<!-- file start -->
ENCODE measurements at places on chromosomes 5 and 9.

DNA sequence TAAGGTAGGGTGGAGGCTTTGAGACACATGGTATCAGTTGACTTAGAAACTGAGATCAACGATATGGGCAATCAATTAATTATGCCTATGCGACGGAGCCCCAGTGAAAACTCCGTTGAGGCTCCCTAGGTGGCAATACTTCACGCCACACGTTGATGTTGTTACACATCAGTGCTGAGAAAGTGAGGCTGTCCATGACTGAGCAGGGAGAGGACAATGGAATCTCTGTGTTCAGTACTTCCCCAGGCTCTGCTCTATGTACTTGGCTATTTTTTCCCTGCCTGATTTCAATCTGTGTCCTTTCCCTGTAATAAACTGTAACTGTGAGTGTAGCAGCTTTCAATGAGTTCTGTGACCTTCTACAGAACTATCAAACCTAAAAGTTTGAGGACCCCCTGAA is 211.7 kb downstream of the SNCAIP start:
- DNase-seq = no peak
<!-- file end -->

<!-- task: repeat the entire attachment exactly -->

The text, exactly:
ENCODE measurements at places on chromosomes 5 and 9.

DNA sequence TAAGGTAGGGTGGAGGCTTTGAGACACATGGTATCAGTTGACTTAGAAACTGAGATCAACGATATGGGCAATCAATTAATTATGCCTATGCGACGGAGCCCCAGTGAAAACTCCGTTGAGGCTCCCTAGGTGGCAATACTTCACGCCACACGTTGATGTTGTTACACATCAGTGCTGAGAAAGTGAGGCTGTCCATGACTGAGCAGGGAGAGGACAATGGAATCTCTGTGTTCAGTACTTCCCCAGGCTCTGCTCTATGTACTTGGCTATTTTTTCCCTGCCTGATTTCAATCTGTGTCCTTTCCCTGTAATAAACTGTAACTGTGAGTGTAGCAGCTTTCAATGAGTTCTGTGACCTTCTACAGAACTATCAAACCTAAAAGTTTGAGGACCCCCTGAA is 211.7 kb downstream of the SNCAIP start:
- DNase-seq = no peak